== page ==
President Juncker’s Guidelines Set Straight
More countries usually in favour than against

In its communication around the nationalisation of imports proposal, the Commission corrected the following statement included in President Juncker's political guidelines (which motivated the proposal): “To me, it is simply not right that under the current rules, the Commission is legally forced to authorise new organisms for import and processing even though a clear majority of Member States is against.” To do so, the Commission provided a breakdown of Member States’ voting behavior and confirmed“As regards GM food and feed, the voting patterns show that there are generally more Member States supporting the draft decision than opposing it.”


GM Non-Cultivation
More illegal bans?

In modern democracies, banning products is legally difficult when the products are proven safe, as it is the case with EU approved GMOs. Unlike the Commission's new proposal on import bans, the recently adopted directive to enable Member States to ban GMO cultivation in all or part of their territory contains a list of possible grounds to justify such bans. The legal services of the EU institutions raised serious concerns about these grounds during the legislative process (Council, Parliament, and Commission here and here), and ministries’ officials from several countries recently described some of the challenges posed by the criteria at a conference hosted by the Hungarian government (EuropaBio presentation here). See also a recent interview with a legal expert in Reuters (in German). The status of the existing scientifically untenable and legally questionable national “safeguard clause” bans can be found here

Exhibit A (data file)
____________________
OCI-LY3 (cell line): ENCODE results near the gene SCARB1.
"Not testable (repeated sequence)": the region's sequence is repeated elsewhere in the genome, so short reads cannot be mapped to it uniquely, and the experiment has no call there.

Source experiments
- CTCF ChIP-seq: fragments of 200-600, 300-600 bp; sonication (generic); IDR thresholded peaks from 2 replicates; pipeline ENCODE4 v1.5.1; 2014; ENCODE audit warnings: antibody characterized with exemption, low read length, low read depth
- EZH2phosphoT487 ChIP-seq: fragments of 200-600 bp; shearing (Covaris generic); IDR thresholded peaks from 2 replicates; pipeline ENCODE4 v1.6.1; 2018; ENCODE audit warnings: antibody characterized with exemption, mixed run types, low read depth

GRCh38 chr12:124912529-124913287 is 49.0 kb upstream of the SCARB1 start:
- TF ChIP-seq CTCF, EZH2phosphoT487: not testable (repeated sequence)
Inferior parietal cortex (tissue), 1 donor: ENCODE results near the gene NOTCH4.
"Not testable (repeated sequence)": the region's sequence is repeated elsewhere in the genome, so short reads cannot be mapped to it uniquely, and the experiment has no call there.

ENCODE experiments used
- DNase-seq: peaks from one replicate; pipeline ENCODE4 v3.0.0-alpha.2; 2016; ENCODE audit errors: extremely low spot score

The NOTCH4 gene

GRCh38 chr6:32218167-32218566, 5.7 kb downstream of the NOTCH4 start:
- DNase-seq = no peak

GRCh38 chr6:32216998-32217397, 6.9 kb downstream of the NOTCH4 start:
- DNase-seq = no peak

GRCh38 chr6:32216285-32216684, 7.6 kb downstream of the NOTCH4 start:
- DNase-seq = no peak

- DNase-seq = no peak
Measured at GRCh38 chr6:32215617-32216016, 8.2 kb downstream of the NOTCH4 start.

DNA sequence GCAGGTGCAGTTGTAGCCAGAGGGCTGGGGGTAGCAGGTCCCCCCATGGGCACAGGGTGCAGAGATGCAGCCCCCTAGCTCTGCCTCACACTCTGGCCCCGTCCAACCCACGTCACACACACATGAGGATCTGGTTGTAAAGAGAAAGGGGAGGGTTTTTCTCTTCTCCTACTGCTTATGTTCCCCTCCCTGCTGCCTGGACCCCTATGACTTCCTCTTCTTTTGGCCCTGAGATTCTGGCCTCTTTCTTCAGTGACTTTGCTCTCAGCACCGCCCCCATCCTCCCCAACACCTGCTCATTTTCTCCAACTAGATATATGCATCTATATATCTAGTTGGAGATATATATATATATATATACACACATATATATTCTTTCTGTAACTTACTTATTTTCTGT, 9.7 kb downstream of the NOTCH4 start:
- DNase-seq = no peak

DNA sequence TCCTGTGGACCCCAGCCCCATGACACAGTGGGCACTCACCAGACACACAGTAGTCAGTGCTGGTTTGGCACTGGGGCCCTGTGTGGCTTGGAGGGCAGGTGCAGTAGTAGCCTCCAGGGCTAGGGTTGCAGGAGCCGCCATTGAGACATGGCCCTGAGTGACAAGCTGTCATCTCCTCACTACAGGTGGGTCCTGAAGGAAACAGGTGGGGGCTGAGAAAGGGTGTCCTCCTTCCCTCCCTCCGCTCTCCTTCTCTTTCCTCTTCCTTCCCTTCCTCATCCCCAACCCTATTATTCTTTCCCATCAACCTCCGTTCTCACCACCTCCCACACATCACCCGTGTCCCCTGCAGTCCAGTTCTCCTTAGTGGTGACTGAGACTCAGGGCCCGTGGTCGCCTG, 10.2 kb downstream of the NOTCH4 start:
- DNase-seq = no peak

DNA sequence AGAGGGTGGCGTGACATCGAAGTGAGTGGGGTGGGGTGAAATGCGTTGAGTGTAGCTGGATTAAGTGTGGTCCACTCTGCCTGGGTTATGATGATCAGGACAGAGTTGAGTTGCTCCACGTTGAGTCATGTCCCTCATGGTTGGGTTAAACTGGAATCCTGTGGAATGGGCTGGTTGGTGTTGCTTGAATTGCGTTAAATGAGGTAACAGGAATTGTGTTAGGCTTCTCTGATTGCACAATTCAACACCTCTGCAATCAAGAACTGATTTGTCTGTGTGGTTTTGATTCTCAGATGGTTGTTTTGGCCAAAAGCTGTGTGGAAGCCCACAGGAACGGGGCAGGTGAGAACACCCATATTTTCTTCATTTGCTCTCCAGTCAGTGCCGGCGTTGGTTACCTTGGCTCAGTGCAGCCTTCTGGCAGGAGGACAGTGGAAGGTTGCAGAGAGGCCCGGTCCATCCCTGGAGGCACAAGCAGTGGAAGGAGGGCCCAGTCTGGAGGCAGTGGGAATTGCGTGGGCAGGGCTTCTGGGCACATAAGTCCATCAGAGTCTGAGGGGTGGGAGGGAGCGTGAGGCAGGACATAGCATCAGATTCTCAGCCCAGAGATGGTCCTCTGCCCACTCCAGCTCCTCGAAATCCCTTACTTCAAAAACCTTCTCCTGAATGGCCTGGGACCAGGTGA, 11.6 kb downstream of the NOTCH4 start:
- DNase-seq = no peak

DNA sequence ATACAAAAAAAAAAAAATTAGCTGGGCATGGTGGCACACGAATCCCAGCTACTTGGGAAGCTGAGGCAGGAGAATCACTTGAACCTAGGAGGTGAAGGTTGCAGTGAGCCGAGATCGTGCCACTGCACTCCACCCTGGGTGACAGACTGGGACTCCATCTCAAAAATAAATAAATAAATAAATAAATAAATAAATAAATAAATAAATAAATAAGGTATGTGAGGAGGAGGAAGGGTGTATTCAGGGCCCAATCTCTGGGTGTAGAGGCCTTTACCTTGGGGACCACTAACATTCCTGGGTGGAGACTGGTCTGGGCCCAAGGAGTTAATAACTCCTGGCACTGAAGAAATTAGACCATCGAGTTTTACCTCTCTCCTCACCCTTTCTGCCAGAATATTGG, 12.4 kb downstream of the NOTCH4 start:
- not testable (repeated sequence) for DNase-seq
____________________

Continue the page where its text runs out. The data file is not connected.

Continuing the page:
Golden Rice Awarded
Patents for Humanity